The Packers forced a three-and-out on the ensuing Queens possession. Then the Packers offense moved the ball down the field methodically into scoring position again where Green Bay Packers quarterback Aaron Rodgers uncharacteristically threw what should have been an interception but Queens’ safety Husain Abdullah dropped the interception in the end zone. The Packers made the Queens pay. On the next play, Rodgers found Greg Jennings on an improvised route that ironically burned Abdullah and the Queens for a touchdown.

The Queens got the ball back with 5 minutes remaining in the half and proceeded to pound the ball on the ground with running back Adrian Peterson and all-around-stud Percy Harvin to set-up a 1st and 10 at the Packers’ 25-yard line. In what I like to think was the ultimate retirement gift…Favre uncorked a screamer intended for Harvin that was intercepted by cornerback Tramon Williams.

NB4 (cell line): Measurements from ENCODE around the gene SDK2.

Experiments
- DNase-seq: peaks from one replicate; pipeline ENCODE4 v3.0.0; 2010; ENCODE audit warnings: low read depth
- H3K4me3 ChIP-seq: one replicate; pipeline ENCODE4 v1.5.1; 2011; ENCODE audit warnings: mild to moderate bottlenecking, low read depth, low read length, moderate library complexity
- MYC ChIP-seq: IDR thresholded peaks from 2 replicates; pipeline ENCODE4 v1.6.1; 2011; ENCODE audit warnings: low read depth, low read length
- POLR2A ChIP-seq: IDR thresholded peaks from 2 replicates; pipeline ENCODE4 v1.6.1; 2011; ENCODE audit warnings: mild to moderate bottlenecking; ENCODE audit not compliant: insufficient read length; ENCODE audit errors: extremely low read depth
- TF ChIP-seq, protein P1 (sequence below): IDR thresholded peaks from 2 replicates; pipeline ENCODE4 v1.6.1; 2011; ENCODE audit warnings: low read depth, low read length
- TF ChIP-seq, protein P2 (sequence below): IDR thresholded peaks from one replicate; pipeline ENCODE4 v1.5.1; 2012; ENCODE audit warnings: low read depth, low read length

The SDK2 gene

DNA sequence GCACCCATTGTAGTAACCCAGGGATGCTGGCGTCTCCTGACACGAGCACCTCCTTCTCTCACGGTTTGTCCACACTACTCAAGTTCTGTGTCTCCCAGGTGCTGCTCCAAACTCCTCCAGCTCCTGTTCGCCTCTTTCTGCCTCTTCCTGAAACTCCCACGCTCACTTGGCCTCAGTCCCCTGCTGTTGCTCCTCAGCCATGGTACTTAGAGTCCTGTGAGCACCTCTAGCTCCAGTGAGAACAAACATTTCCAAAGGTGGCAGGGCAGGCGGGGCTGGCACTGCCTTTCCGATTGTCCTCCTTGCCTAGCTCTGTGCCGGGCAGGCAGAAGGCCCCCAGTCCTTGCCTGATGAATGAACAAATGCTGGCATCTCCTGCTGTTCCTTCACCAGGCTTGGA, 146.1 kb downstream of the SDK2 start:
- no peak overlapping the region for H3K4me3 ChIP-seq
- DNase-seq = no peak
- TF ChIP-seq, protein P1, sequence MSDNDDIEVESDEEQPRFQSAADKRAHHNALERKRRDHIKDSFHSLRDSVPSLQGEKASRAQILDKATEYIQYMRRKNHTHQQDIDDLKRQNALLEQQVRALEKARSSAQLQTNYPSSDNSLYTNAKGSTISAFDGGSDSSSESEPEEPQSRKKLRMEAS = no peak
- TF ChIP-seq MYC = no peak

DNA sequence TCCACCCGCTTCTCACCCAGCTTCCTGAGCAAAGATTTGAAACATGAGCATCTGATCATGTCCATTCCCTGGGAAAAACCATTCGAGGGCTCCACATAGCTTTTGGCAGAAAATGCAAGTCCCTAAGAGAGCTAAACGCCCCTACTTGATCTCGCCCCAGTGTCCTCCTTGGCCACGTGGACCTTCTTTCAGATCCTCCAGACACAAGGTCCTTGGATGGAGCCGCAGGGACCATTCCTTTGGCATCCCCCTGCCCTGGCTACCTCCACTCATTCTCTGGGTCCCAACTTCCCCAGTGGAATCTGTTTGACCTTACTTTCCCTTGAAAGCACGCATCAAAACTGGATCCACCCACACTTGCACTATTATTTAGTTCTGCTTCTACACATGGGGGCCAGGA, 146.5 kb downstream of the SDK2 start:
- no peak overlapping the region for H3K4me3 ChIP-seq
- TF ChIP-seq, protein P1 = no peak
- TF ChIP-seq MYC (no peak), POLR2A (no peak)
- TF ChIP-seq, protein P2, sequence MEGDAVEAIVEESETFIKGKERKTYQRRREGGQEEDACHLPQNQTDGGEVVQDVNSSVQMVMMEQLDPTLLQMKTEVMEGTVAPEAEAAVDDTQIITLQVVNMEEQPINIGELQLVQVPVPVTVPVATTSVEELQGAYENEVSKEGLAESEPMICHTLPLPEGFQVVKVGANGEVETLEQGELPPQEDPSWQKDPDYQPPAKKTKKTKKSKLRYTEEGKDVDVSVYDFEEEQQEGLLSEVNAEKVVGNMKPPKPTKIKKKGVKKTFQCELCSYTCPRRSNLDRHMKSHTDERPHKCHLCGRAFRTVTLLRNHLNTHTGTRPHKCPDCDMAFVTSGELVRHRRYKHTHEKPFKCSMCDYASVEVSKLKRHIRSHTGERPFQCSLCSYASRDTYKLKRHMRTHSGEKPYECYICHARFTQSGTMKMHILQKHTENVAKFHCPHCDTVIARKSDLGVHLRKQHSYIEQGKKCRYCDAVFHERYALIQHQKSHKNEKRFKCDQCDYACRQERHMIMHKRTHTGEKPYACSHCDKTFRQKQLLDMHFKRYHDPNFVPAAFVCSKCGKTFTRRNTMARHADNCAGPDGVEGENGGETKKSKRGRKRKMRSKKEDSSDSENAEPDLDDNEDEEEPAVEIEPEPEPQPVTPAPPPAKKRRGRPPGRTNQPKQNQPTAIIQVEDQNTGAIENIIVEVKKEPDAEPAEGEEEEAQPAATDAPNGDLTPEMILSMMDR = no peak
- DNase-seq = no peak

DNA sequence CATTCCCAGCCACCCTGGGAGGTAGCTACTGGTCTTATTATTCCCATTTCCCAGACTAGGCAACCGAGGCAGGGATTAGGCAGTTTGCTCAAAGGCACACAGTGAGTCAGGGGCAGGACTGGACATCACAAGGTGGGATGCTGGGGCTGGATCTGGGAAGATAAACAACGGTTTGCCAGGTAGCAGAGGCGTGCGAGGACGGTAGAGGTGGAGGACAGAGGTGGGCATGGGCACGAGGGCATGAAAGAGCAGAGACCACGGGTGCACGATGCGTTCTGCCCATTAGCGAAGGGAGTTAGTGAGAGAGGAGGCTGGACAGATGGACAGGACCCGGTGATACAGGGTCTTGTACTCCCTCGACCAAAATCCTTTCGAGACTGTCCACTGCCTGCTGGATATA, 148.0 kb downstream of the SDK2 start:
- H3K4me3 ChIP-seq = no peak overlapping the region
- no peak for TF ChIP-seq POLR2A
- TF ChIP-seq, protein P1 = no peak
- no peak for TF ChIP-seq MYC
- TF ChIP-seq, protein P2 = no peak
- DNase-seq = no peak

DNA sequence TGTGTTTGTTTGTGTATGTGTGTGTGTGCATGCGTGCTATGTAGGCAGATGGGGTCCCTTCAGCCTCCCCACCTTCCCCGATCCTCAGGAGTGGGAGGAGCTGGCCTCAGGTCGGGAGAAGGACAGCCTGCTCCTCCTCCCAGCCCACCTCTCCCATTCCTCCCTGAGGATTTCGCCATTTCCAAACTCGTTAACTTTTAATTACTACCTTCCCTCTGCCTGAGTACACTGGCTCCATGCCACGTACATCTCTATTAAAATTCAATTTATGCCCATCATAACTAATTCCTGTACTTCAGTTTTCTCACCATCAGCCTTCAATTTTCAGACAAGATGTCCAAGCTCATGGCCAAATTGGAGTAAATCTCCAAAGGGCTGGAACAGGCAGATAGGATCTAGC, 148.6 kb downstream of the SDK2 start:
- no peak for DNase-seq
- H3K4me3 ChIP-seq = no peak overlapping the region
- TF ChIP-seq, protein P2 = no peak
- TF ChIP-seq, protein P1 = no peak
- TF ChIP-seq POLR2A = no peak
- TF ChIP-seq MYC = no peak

When Favre came to the sideline following the interception he got into a verbal altercation with Queens offensive coordinator Darrell Bevell. You know things are going bad when Favre gets into a disagreement with Bevell because Bevell is Favre's biggest advocate on the Queens' coaching staff. If Favre and Bevell are at odds, Favre's days as a starter for Queens could be numbered.

Thanks to a low block by Queens’ wide receiver Greg Camarillo, the Packers offense took over at their own 47-yard line with a little over a minute remaining in the half. A scramble followed by 5 consecutive passes by Rodgers was capped off with a touchdown when Rodgers found wide receiver James Jones in the end zone with only 3 second remaining in the half to put the Packers up 17-3.